Turning Archive 2007
>I know many of you want to add carving to your skills. You look at what the carvers do and say that's way too hard for me. Let me assure you it's not. Sure carving quickly and cleanly with hand tools and no sandpaper clean up is well beyond most of us. However there are a lot of ways to add carving to your turnings without being that skilled.
I've done a lot of carving over the years. Mostly duplicating pieces on old furniture or clocks. My first award in woodworking was partly carved. I carved full size baby legs on a clock I called the Biological clock. I use a wood rasp, jig saw, coping saw, jewelers saw, my dremel and sandpaper glued to sticks. Was I skilled. Not really, just patient. I bought a baby doll at walmart and simply copied the legs. You should have seen the looks I got when I lifted their skirts to look at their legs. I had to buy the right ones. I'm probably on a Walmart video on how to pick out a pervert.
For years I used the Dremel with various bits to carve. You learn to carve down hill with the grain. It reduces the sanding. You pick these tips up as you go. If you really like this try using a Flex shaft machine. If you want really delicate work try one of the higher speed carving tools or even a really high speed tool like the Dental grinders. With a steady hand and patience you can do an awful lot of work. Start with shallow carvings because it takes less patience. Just find a subject and try to copy it. It might be a detail on a piece of ceramics or glass. Just have fun, take your time and see if you can add that to your turning.
It's surprising what you can do with a wood rasp. Get a good one. A cabinet makers rasp from Highland Hardware is a good place to start. You can do spirals on spindles, carve flutes in vessels and change the shape of the lips on bowls. It's fun. Plan on a lot of sanding but it goes fast if you start with coarse enough paper. You can wrap or glue sandpaper to sticks to make it easier if the shapes allow it.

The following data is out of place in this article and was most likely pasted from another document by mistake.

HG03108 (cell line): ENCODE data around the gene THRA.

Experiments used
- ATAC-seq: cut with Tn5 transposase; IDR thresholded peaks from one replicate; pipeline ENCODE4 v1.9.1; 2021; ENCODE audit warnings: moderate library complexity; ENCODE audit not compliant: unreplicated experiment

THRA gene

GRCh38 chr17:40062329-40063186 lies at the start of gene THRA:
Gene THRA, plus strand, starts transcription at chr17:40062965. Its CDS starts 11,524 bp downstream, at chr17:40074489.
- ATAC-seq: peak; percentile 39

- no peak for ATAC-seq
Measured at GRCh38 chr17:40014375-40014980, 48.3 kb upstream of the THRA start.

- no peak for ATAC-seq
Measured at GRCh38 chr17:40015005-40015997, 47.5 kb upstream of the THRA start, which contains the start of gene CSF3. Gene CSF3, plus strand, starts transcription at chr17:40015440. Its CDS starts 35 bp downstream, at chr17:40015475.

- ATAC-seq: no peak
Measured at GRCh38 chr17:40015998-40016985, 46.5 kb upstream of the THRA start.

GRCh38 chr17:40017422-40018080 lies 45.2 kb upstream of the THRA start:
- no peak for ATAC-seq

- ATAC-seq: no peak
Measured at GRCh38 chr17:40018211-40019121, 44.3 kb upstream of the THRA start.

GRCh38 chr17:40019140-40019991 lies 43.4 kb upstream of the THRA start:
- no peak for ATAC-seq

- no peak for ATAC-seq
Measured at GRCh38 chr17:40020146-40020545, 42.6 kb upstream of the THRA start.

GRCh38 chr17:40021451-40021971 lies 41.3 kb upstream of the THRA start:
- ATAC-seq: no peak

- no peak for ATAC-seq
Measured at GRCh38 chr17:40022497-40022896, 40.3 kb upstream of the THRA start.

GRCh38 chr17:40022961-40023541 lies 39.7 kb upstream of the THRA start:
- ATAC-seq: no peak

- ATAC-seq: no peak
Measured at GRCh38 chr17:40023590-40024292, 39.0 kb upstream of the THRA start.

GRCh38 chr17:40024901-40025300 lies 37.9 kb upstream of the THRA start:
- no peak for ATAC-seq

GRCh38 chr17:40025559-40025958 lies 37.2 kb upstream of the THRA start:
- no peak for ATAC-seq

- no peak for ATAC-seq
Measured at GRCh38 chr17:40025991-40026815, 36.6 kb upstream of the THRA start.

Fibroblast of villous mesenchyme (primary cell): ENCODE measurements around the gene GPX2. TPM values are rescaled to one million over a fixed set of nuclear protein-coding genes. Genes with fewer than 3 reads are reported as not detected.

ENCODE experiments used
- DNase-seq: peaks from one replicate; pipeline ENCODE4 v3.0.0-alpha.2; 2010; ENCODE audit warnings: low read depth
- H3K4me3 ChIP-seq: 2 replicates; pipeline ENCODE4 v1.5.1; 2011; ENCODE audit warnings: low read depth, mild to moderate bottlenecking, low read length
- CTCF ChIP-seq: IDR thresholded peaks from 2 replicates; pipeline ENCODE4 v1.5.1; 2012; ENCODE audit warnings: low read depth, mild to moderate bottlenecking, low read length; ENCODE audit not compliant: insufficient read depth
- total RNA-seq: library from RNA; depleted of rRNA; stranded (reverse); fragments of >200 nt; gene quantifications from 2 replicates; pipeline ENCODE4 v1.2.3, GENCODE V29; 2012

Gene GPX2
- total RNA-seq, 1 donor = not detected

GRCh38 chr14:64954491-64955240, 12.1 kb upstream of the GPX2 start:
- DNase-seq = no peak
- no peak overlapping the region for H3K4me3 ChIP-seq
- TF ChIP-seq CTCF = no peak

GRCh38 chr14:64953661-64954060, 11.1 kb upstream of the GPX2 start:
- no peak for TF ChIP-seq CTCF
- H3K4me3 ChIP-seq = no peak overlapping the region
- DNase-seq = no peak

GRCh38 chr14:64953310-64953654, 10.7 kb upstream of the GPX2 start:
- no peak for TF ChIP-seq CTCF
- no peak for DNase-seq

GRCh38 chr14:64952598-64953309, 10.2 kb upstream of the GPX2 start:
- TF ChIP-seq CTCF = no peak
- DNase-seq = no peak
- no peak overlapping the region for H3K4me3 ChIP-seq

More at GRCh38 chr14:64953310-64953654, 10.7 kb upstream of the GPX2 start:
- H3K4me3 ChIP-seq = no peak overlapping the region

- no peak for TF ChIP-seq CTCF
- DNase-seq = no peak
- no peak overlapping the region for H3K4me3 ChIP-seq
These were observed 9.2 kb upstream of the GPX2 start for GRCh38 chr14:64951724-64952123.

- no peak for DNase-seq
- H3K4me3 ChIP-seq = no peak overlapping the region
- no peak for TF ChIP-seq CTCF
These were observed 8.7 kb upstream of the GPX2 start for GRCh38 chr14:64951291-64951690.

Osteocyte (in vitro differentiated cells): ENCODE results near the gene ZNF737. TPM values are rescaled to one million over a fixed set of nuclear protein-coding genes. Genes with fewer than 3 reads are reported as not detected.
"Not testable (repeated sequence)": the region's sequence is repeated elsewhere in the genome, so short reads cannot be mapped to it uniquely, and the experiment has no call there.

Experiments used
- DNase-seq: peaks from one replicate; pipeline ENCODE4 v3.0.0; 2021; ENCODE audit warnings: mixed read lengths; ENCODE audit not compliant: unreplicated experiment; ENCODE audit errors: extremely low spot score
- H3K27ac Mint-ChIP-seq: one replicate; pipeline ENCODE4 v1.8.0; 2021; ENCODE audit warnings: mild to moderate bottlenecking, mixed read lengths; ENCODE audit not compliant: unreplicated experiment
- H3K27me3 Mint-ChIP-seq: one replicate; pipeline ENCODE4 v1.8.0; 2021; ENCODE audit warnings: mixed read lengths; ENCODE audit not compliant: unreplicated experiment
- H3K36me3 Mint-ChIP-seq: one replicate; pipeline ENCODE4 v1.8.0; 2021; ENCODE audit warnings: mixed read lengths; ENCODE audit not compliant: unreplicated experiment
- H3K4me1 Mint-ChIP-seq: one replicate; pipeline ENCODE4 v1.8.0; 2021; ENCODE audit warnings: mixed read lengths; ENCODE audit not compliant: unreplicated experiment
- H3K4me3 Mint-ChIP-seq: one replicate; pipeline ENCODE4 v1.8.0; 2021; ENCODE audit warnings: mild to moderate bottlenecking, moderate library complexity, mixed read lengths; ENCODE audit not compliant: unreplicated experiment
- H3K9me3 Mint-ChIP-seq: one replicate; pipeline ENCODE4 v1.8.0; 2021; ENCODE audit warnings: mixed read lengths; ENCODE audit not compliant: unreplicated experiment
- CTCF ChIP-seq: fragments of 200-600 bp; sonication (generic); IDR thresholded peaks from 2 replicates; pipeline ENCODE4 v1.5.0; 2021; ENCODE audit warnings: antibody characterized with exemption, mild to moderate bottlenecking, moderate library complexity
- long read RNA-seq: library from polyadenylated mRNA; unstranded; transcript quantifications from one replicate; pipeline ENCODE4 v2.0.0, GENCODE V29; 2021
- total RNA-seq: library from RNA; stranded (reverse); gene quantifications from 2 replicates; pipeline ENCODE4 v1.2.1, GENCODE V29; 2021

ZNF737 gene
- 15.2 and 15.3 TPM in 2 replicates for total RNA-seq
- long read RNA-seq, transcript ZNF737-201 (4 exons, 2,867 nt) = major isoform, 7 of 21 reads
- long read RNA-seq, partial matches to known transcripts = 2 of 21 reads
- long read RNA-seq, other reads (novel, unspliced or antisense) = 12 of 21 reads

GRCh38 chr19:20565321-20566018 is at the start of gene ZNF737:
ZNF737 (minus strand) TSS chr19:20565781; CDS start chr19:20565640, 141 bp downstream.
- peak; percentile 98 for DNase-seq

To learn to use carving chisels try green wood. It's much easier to work with. don't pick piece of dry cherry or hickory as your first carving. It will frustrate you. I learned by making a Windsor chair. carving the seat gave me lots of time learn to work with the grain. Start with just one tool. A small gouge is a good choice. See what all you can do with this one tool. Then get a V tool. The V tool is the hardest for me to sharpen so read a good book on sharpening this tool. Sharpening carving tools is extremely important. It's like the first time you really got your bowl gouge sharp. There is a huge difference in how much control you have. I bought a 5 piece palm carving set from General tools. This is a cheap set but suprisingly decent in edge holding ability. I still use 3 o the tools in this set even though I have a bunch of higher quality tools.
The easiest way to learn is to copy something. Pick a piece that you think you might be able to do with the tools you have on hand. This might be a flat chisel and a wood rasp, or Dremel and sanding sticks. It doesn't matter. You can do something with almost anything in the shop if you really want to do it.